Personal CyberSecurity is an important topic, but do you know why? We live in a digital age where data is the most important thing. We need to realize that private information is more at risk than ever. We hear a lot about cases of identity theft and data breaches that affect millions of consumers. Wanna Cry ransomware locked up millions of computers two years ago. You can help protect companies and institutions’ data from hackers and other cybercriminals, just like they do. Cybersecurity is important not just for businesses, but also for home computers, cell phones, and tablets.

1. Self-awareness Role and Warning

Personal Cyber Security Tips
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Even so, programmers and software makers take great care to protect the end users, but your Personal CyberSecurity is like the lock on your front door. Even though many police want to keep you safe, you should also lock your own door. As well, everyone is responsible for cybersecurity.

You should take care to keep your mind sharp. Most problems with Personal CyberSecurity can be solved by staying up to date on the latest hacking and malware trends. Cyberthreats often succeed because people don’t know or don’t care about some simple security tips.

2. Understanding the Nature of the Cyberworld and Digital Identity

Personal Cyber Security Tips
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You have more digital identities on the internet than you do in the real world. In the cyber world, you need to enter your digital identity in the form of credentials to prove that you own the device or account. It’s important to keep these credentials safe. It looks like your real name, face, voice, national identification card, etc.

So, attackers have won if they know your cyber world credentials, which are usually your username and password. They will be able to see your private messages and photos on social media, as well as information about your bank account and your money.

3. Turn on Automatic Updates for Security

Personal Cyber Security Tips
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Every application and software on your devices, from the operating system (Windows, Android, Mac, etc.) to the browser extension, should be set to auto-update.
By updating software, new features can be added, bugs can be fixed, and critical security holes that hackers use to attack can be closed.

Even though the growing number of cyber threats is scary, if you keep all of your software up to date, you’re almost halfway to safe computing and internet browsing.

On top of that, you need to keep your antivirus and firewall programs up to date. This has been common knowledge for a long time on PCs, but it’s only recently become recommended for smartphones, even though installing antivirus software isn’t required like it is in Windows OS.

By keeping protection software up to date, you can make sure it’s up to date with the latest trends in cyberattacks. This keeps your data safe from attacks that could damage or steal it and keeps your devices safe from new malicious files and viruses.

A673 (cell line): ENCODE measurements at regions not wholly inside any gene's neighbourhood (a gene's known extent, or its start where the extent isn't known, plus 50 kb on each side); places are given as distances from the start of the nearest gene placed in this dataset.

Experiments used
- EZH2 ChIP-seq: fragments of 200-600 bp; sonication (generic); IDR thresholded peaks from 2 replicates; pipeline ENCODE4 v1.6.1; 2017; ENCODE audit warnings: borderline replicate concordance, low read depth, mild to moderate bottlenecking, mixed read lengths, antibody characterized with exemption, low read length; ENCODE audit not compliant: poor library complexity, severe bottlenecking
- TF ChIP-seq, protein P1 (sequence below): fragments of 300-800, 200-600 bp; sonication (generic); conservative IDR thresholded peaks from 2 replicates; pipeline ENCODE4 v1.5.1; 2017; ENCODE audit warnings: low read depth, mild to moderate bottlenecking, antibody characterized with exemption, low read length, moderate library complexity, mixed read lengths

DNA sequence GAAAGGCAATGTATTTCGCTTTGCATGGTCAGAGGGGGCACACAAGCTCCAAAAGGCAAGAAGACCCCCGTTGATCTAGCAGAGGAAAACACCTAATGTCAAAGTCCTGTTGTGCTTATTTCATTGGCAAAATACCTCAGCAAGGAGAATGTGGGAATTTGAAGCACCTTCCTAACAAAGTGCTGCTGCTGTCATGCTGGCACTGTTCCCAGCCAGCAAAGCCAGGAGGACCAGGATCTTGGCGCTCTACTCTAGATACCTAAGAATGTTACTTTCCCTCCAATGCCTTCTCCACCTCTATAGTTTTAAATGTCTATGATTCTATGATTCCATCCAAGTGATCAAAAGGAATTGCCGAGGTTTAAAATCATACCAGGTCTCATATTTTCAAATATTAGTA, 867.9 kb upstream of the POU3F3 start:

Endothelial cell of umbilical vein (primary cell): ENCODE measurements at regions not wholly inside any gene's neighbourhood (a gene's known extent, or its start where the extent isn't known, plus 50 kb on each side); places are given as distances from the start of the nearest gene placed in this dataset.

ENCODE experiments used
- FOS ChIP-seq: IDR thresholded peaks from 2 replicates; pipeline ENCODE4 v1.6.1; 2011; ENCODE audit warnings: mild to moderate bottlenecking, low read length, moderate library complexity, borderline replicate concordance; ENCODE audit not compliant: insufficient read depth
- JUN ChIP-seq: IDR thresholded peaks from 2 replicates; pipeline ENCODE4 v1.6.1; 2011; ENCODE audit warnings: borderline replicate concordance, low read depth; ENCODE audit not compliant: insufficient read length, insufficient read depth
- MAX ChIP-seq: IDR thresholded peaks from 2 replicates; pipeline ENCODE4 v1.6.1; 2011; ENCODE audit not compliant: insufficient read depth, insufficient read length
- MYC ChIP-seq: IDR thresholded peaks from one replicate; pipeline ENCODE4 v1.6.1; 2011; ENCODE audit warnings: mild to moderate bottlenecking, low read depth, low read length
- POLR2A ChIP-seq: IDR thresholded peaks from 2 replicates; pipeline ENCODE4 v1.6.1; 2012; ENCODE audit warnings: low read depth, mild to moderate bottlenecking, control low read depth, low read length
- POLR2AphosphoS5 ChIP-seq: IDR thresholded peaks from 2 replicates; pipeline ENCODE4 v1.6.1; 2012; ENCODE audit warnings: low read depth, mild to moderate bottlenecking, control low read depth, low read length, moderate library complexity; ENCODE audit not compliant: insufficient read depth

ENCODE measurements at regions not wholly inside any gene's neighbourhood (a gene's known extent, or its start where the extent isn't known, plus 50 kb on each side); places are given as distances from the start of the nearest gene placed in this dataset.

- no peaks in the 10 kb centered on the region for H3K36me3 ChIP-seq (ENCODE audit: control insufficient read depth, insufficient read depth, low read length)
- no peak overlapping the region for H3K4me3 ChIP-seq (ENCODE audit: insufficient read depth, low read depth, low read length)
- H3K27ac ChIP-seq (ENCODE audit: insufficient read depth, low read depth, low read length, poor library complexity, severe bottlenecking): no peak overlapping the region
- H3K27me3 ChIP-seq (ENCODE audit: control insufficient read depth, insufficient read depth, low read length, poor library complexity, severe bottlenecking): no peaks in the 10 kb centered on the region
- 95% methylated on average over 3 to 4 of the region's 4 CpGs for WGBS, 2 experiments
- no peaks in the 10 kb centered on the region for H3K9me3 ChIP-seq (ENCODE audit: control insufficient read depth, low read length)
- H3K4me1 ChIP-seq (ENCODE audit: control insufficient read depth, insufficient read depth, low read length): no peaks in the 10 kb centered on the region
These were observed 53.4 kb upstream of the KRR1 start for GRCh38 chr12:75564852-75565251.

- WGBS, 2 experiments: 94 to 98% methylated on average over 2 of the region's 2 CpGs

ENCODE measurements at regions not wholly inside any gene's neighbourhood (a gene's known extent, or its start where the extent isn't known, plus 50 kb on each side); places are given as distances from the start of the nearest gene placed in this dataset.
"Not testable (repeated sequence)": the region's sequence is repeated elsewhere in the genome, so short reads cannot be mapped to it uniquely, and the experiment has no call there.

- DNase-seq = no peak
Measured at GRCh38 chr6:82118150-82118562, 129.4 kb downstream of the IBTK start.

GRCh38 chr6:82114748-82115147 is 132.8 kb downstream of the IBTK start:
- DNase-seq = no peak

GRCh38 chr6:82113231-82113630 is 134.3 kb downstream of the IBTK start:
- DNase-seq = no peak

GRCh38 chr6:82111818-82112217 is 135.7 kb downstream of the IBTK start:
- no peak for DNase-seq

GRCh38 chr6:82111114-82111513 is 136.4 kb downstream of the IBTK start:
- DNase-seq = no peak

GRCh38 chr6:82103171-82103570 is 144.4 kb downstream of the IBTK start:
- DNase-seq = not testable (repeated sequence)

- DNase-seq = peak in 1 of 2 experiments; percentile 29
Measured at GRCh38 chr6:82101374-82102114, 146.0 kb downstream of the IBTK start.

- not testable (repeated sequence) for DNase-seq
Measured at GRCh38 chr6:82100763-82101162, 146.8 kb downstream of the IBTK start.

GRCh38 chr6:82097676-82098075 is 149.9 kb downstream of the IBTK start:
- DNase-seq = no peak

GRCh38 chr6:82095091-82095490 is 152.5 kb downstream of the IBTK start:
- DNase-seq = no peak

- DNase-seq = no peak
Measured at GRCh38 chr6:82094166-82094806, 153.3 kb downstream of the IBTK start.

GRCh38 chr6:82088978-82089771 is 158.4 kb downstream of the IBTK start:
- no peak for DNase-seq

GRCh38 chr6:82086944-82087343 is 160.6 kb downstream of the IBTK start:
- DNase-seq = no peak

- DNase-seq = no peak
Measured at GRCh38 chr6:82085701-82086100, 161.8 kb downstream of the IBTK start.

Antivirus software isn’t just for home computers; it’s also used in business.

4. Avoid Sharing and Clicking on Unknown Links

Personal CyberSecurity Tips
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Malicious software could get on your device if you click anywhere on a website without looking into its legitimacy or if you download an attachment from an email without knowing who sent it. It could be an infected URL that installs ransomware and locks you out of your files until you pay the hacker money.
Also, it’s a good idea to install some browser plugins that stop scripts or Java from being automatically downloaded. Flash plug-in content, on the other hand, can contain malicious code.

In terms of sharing, you shouldn’t tell anyone your password or other sensitive information. Also, don’t give anyone your one-time SMS code when you use multifactor authentication, which uses multiple types of credentials like your face, fingerprint, and an SMS code sent to your phone.

For instance, if an attacker asks you for this code so they can join your Whatsapp group, don’t give it to them.

In general, experts said that sharing is not caring, not just for your credentials but also for a lot of your personal information. It’s best to share as little personal information as possible on social media. Also, check your privacy settings on all of your social media accounts, especially Facebook.

5. Avoid Using Easy-to-Remember Passwords

The password should be easy to remember, but this makes it easy to find!
Attackers use software that looks up words in a dictionary to try millions of possible passwords and the most common ones. Please stay away from those top 200 easy passwords that are easy to find. Also, don’t use your name, family name, birthday, or anything else personal as a password. Hackers can look into your life in ways you might not expect.

How do you make a password that is easy for you to remember but hard for hackers to figure out? It would be best to make a password that is hard to guess but easy to remember. For instance, if you take the first letters of some quotes, you get a new word that isn’t in the dictionary. Then add some numbers and symbols to it to make it more powerful.